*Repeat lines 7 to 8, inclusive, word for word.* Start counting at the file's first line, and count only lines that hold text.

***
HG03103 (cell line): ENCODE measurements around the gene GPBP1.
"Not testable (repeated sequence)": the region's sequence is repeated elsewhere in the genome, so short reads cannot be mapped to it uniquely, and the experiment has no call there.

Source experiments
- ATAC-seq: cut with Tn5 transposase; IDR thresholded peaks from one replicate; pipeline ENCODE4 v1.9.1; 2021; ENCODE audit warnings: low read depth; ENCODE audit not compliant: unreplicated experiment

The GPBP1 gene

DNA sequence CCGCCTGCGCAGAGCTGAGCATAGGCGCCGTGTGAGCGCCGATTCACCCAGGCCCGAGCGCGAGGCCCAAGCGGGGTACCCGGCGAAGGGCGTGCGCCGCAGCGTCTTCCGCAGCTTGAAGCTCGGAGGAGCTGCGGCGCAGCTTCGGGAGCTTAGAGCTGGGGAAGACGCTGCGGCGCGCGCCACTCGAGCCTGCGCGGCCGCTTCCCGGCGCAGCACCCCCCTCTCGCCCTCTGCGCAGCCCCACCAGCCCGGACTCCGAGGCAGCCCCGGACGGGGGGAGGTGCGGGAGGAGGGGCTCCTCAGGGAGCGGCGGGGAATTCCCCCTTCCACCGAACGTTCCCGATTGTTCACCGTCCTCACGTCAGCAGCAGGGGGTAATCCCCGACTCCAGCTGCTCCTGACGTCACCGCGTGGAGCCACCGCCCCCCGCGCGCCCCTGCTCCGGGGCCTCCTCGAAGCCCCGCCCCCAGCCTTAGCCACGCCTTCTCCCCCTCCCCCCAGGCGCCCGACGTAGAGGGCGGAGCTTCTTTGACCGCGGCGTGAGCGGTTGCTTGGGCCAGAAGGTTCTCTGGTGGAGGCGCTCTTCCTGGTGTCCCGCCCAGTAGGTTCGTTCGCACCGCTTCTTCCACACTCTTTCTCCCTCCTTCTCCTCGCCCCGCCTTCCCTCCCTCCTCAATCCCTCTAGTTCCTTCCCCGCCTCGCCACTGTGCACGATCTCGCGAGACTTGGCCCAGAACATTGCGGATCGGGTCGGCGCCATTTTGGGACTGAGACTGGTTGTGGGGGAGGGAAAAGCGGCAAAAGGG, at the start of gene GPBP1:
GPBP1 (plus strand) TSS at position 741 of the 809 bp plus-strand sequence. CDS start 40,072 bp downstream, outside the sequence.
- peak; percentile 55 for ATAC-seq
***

GPBP1 (plus strand) TSS at position 741 of the 809 bp plus-strand sequence. CDS start 40,072 bp downstream, outside the sequence.
- peak; percentile 55 for ATAC-seq